San Francisco-based Artists' Television Access is seeking Thai submissions for its third ATA Film and Video Festival. Experimental shorts of 20 minutes and under on video, Super 8 or 16mm are sought. The deadline for entries is May 15, and there's an entry fee of US$10.
The ATA Film & Video Festival was founded in 2006 "to showcase some of the best short works by independent and experimental film and video artists exhibiting locally, nationally and internationally." The festival includes screenings and installations in ATA's Mission District storefront gallery. Work from the festival is broadcast on ATV, ATA’s weekly cable-access show, and packaged for exhibition in other venues and festivals.
The festival itself hasn't yet featured any Thai or Southeast Asian works. "We hope this year we will," organizer Isabel Fondevila says in an e-mail.
ATA's gallery does have an interesting program of short films coming up on February 27, Transient Vision of Southeast Asia, curated by Kino21. The three shorts promise a break from the globalized "sameness" of everything:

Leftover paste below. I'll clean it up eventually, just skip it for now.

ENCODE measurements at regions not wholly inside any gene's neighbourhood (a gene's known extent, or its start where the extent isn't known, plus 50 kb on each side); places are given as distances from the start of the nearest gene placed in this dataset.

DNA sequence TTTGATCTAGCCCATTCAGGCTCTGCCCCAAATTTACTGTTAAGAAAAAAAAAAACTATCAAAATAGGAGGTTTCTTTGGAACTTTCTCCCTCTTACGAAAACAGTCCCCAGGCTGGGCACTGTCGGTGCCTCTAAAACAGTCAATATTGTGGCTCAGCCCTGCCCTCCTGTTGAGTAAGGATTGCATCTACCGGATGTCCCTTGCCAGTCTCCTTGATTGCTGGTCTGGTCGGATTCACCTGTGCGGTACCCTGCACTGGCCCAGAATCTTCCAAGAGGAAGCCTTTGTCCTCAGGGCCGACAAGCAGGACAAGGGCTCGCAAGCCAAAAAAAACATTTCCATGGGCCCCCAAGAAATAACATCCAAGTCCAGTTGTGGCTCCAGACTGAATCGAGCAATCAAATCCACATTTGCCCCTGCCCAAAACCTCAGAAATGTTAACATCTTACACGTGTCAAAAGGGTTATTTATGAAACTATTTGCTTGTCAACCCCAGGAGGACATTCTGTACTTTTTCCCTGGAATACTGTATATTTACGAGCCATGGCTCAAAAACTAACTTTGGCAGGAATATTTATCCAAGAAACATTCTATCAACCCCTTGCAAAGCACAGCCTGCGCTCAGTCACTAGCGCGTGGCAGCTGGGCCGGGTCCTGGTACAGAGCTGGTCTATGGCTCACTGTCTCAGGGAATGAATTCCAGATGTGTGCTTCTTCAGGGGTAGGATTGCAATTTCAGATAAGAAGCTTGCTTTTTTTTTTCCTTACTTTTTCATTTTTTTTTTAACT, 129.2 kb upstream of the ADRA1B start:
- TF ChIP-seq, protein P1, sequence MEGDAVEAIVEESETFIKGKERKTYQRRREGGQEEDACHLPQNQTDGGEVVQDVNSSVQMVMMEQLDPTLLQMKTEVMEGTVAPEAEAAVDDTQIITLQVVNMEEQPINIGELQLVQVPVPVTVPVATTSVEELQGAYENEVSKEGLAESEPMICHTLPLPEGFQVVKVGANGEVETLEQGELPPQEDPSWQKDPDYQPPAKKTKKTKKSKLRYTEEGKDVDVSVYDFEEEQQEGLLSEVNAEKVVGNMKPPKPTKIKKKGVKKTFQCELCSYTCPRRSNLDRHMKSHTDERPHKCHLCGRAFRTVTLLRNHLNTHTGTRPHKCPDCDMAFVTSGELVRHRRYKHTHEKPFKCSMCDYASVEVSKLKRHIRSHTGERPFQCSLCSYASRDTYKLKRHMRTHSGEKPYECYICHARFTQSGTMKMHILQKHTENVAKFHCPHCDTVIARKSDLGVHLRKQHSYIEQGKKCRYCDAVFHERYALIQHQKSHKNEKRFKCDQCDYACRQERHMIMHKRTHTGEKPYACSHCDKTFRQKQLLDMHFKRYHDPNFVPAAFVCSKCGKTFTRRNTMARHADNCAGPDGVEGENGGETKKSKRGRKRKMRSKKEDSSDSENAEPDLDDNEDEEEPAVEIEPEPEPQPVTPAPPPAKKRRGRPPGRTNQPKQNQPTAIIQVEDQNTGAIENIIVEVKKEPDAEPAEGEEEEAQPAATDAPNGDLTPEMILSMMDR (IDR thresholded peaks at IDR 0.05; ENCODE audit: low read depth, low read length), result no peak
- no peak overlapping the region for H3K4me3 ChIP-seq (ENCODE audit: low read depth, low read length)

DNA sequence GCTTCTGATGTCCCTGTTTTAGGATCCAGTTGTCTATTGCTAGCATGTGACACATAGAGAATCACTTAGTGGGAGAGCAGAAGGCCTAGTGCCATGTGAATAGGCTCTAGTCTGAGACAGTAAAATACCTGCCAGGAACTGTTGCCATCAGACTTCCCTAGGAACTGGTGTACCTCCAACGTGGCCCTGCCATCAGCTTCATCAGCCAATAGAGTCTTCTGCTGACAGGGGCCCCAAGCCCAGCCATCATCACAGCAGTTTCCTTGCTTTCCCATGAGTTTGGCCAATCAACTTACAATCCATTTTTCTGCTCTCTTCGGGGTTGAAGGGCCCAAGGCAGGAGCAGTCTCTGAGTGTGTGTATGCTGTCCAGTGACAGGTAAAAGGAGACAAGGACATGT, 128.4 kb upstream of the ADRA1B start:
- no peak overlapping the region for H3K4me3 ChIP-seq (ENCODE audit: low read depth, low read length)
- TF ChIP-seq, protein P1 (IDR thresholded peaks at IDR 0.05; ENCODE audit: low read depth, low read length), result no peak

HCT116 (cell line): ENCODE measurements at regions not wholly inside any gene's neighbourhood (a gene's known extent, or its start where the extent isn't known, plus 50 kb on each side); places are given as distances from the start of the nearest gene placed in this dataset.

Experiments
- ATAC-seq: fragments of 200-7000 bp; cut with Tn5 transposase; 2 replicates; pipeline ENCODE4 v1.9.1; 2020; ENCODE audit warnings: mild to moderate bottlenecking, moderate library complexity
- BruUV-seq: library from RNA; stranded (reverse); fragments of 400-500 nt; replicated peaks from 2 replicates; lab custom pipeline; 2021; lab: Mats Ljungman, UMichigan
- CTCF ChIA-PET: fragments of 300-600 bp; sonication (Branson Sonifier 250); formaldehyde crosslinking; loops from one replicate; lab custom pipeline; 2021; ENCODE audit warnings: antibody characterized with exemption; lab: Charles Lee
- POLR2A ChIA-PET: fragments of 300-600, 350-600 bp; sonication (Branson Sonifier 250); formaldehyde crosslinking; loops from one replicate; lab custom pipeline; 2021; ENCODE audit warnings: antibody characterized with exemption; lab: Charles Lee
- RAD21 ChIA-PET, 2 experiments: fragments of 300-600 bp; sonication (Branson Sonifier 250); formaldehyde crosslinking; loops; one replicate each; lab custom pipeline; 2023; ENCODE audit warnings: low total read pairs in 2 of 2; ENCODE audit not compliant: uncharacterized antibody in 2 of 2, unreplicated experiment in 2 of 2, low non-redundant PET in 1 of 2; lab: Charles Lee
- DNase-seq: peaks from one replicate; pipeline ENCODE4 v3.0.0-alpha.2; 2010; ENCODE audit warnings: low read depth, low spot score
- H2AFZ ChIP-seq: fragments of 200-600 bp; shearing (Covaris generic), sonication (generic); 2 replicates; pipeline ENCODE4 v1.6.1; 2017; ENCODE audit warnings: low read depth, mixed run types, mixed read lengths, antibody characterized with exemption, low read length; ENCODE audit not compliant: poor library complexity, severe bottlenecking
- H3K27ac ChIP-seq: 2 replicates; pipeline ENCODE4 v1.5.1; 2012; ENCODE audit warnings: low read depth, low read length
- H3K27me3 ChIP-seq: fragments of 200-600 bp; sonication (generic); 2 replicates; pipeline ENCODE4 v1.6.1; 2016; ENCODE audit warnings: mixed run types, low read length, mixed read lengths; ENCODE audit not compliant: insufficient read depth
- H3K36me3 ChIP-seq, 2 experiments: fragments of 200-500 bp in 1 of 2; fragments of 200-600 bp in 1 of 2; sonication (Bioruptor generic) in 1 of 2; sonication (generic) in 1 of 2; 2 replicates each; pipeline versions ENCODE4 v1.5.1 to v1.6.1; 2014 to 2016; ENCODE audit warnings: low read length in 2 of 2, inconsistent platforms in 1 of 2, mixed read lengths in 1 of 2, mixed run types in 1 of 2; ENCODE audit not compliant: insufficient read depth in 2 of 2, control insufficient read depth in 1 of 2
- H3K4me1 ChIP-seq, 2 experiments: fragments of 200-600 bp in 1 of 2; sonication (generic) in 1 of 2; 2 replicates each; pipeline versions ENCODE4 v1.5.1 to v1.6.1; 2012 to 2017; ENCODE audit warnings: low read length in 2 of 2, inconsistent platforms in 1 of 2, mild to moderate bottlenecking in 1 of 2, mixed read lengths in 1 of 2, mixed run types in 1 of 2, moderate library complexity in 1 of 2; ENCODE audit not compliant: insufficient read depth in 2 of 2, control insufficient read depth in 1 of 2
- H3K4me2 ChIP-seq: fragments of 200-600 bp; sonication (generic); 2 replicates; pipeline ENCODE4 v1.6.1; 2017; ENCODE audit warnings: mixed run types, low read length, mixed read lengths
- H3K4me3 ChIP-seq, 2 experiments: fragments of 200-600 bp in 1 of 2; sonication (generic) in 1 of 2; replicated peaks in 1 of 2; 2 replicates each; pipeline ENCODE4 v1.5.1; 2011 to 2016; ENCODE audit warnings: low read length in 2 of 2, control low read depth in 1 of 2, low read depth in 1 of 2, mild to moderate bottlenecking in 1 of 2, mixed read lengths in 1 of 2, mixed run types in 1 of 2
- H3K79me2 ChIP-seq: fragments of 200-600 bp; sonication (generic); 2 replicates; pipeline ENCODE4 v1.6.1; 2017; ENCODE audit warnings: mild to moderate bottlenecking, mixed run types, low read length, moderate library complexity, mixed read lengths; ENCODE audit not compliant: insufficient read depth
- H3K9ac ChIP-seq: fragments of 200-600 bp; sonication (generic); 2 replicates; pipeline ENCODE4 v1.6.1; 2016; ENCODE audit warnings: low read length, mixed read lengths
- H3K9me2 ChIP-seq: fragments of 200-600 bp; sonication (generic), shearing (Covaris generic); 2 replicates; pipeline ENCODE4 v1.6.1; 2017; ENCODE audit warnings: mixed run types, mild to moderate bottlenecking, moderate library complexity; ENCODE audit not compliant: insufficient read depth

- All That Nature Provides (2006) - A 30-minute look at the art practices of Luang Por Chaoren, the abbot of Thamkrabok Monastery in Saraburi. "Here, an outline of a leaf becomes a song, the patterns of fallen tree limbs translate into chants, and rocks yield color for abstract paintings that map the history of the sites from which they were gathered." The monastery is also known for its drug detox program. The documentary's director is Cade Bursell, a former Bay Area resident who is teaching at Southern Illinois University Carbondale's Department of Cinema and Photography (home of the Big Muddy Film Festival).
- The Ephemeral Island (2005) - "A quiet evocation of joy - the joy brought by the temporary islands that emerge in the midst of Mekong River during winter season." Making its U.S. premiere, the film is directed by Kiye Simon Luang, a young Laotian videomaker who lives and works in Marseilles, France.
- Pasang Naik (The Tide, 1997) - Directed by Amie Siege, this "is a kind of anti-travelogue of sequence of single shot scenes, filmed in Cambodia, Indonesia and Thailand ... Each scene is a single shot, 20 or 30 seconds long, focusing on something that caught Siegel's eye: light refracting through a window, a ring dangling from the ear of a dancer, the shadow of a tree as it wavers across a noisy street. Locations are never revealed, and actions are never explained, making it impossible to exoticize, iconize or inform the imagery with any cultural bias. Instead an indisputable truth emerges: This happened here. Like so. Here is proof."
(Photo credit: Wat Thamkrabok Abbot Luang Por Charoen in All That Nature Provides from Kino21)